JACKSONVILLE, Ark. (AP) — Arkansas Crime Laboratory officials and the Pulaski County coroner's office have removed about 30 bodies from a suburban Little Rock funeral home after its license was temporarily suspended by the state Board of Embalmers and Funeral Directors.
The licenses of Arkansas Funeral Care and its manager, LeRoy Wood, were temporarily suspended Wednesday during an emergency hearing after an inspector reported finding bodies stacked atop each other in a cooler this month at the Jacksonville business, while other bodies had been left outside of the cooler to decompose.
"We'll be contacting the families and trying to find out what funeral home it is they want to go to," inspector Leslie Stokes told the Arkansas Democrat-Gazette (http://bit.ly/1yRDhuk ). "At this point, we have not individually contacted all of the families. We'll go through all our files and contact next of kin."
The bodies were being taken to the coroner's office and the Crime Lab for holding until families were notified, the lab's executive director, Kermit Channell II, said.
"The coroner is taking photographs and making sure we have all that documentation in line, and then we'll be transporting the bodies out of here to a secure storage," Channell said.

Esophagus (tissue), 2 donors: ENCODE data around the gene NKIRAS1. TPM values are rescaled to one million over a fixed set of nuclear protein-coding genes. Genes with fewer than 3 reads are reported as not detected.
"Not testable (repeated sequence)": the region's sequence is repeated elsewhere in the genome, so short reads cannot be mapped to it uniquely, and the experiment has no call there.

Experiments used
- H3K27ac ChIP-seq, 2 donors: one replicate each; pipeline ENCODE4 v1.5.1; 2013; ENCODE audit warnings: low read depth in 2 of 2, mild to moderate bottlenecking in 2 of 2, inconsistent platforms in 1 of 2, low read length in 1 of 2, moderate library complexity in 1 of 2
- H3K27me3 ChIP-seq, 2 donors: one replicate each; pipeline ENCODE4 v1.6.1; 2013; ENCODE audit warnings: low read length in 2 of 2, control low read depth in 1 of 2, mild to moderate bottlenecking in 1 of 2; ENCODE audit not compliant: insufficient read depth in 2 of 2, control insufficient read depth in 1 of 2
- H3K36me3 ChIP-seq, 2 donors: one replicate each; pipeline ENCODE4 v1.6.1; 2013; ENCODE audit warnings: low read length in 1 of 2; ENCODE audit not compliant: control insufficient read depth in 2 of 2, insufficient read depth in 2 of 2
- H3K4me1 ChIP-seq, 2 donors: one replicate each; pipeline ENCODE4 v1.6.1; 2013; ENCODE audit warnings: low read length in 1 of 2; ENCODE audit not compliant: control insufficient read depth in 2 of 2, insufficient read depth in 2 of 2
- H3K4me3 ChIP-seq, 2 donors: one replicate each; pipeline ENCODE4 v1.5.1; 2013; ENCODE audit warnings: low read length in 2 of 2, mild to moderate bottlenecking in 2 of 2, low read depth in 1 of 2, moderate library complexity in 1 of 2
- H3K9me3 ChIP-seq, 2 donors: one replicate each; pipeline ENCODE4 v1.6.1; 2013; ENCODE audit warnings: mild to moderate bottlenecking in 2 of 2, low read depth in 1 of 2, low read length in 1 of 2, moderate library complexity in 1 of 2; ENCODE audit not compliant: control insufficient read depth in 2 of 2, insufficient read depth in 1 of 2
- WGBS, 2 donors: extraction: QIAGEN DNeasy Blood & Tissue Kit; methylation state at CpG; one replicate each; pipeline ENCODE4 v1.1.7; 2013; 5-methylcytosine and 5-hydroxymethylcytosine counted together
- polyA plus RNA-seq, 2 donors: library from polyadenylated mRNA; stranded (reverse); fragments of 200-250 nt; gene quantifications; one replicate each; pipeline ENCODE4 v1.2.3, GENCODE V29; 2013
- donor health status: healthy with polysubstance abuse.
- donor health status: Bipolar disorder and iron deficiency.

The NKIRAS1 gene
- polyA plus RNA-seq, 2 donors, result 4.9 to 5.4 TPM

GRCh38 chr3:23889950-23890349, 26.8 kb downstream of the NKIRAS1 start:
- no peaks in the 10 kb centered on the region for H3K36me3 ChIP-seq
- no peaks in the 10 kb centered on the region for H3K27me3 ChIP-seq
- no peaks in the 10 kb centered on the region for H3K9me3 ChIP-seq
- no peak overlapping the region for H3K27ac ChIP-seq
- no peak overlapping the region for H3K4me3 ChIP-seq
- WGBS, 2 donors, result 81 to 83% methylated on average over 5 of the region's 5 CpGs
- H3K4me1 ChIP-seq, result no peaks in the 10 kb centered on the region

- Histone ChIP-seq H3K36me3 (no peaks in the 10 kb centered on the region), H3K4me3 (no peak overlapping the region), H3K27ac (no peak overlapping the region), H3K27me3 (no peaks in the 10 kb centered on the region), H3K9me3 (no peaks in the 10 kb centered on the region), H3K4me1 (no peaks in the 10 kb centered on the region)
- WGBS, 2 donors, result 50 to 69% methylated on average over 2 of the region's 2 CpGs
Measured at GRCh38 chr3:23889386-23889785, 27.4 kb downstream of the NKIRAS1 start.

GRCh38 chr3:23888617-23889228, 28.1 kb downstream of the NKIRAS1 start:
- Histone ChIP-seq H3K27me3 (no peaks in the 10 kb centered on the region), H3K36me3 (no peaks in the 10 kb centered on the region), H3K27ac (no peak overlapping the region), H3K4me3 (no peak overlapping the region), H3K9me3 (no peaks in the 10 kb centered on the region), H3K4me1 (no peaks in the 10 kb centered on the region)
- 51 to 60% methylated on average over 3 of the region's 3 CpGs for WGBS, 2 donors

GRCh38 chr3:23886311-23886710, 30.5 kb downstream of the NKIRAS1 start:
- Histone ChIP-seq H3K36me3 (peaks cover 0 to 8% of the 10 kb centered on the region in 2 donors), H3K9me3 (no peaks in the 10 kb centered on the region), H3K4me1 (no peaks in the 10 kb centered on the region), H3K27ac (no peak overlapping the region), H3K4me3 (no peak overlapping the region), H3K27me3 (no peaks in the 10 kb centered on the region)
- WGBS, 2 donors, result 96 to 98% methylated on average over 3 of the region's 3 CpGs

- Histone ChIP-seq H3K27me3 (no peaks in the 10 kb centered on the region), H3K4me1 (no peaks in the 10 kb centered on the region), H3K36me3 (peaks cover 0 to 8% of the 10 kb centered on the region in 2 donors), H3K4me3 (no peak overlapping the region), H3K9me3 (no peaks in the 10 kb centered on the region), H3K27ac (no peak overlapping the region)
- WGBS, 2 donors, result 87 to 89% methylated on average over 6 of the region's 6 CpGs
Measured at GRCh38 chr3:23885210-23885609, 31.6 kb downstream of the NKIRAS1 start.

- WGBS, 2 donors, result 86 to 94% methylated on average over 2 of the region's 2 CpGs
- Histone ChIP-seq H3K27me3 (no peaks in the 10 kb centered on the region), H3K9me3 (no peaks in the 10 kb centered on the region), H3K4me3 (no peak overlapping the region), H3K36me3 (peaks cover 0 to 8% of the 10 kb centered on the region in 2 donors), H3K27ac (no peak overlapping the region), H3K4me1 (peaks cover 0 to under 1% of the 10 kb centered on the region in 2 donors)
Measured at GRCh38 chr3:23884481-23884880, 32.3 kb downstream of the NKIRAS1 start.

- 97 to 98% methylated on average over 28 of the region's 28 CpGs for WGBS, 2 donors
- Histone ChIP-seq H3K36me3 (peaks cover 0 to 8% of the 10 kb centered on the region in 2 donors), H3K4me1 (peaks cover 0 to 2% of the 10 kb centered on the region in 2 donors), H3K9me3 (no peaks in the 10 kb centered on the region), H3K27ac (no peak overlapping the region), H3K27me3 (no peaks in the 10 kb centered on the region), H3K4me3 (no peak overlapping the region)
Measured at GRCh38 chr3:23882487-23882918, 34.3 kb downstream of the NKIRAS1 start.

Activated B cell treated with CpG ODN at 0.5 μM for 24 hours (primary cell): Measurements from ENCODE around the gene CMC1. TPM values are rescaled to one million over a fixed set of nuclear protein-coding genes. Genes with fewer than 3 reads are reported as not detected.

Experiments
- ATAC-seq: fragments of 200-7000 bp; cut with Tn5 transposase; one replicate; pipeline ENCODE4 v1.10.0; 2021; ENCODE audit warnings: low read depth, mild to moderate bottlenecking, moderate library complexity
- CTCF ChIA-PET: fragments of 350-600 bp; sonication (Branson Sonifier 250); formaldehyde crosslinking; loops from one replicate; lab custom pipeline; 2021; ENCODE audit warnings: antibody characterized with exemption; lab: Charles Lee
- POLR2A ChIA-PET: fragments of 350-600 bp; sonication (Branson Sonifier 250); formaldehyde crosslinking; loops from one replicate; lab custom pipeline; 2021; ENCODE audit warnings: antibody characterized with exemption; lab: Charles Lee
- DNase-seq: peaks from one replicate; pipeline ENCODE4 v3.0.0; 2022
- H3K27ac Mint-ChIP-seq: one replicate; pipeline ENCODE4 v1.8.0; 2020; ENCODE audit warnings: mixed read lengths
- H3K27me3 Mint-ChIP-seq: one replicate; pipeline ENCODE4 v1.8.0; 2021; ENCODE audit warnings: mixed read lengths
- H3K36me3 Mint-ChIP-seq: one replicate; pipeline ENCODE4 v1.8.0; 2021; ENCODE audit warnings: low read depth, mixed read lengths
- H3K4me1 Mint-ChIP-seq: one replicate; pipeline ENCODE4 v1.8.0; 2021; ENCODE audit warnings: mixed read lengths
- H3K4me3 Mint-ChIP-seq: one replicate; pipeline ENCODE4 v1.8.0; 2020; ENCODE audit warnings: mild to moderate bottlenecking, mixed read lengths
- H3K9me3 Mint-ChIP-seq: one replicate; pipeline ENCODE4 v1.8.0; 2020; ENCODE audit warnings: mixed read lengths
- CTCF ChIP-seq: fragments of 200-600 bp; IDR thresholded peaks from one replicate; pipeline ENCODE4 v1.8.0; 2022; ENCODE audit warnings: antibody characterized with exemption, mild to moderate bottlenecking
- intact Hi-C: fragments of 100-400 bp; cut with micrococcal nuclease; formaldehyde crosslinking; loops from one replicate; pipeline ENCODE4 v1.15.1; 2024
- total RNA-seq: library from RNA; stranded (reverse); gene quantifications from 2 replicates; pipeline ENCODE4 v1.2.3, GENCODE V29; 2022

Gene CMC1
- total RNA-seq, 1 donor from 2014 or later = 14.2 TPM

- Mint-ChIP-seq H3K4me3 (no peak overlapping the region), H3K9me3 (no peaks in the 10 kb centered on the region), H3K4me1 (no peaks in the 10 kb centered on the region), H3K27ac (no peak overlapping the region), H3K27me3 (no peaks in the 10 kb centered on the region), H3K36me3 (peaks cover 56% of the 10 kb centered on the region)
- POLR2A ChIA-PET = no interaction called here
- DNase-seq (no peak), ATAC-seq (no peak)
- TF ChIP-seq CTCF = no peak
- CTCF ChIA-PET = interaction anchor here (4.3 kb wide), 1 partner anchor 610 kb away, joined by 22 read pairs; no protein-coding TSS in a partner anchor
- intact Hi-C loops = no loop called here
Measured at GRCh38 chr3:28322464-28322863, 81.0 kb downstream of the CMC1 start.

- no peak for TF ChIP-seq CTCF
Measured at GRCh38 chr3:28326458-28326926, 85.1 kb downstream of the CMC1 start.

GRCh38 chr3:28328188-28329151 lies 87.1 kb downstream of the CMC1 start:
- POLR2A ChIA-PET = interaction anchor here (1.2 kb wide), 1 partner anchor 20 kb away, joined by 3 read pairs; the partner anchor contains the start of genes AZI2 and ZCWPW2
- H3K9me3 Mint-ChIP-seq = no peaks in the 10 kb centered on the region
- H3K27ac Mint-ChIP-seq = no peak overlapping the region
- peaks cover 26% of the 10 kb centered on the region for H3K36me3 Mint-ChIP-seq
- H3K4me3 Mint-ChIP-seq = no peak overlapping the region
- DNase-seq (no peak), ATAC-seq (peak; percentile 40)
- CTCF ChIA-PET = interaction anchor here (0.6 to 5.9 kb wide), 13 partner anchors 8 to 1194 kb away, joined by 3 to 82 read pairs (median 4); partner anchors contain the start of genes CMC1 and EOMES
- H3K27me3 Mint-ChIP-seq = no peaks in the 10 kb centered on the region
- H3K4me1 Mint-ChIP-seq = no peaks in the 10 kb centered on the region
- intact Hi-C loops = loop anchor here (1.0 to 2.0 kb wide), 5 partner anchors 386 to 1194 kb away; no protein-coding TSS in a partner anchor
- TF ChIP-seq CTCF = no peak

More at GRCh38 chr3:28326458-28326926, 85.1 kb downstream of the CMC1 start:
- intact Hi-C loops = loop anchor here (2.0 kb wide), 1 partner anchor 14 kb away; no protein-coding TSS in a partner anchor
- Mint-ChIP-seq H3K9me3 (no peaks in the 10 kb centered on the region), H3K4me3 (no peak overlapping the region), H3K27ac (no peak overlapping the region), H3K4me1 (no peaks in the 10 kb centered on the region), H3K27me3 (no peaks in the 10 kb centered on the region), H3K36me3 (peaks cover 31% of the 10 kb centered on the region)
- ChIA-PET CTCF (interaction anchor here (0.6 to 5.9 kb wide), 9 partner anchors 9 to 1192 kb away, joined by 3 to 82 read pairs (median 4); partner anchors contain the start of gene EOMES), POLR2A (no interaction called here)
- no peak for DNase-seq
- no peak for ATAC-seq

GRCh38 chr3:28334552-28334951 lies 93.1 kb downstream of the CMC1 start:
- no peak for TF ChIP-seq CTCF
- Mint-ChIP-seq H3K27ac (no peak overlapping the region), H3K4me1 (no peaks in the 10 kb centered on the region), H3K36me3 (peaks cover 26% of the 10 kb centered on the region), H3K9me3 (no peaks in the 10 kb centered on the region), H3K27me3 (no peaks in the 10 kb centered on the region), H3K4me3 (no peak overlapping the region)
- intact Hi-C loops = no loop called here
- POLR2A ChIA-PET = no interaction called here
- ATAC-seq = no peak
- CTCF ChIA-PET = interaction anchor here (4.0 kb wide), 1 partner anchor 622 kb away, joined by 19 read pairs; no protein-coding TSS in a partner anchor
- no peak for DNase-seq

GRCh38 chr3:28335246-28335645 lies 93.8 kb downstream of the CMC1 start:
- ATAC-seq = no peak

Several white vehicles belonging to authorities, including two refrigerated trailers, were clustered around the back of the facility Wednesday evening as officials loaded the bodies. Wood was at the scene, but declined to comment to the newspaper.
Stokes said Wood had told her that business had been busier than usual in the past month.
Board of Embalmers and Funeral Directors member Robert Burns said Wednesday's meeting was the result of the inspector's report following a complaint filed by a former funeral home employee. A hearing on the license suspensions is scheduled for Friday, Burns said.
Arkansas Funeral Directors Association President Jeff Smith issued a statement calling the findings "shocking and disturbing," adding that most funeral homes in the state conduct business properly.
"As with any industry, there are some bad actors but in no way should one isolated incident be a reflection on an entire industry of responsible and caring funeral directors," Smith said.
Officials were taking inventory of the bodies held by the funeral home. They were unable to provide a specific number Wednesday night, although they said it was about 30.
Information from: Arkansas Democrat-Gazette, http://www.arkansasonline.com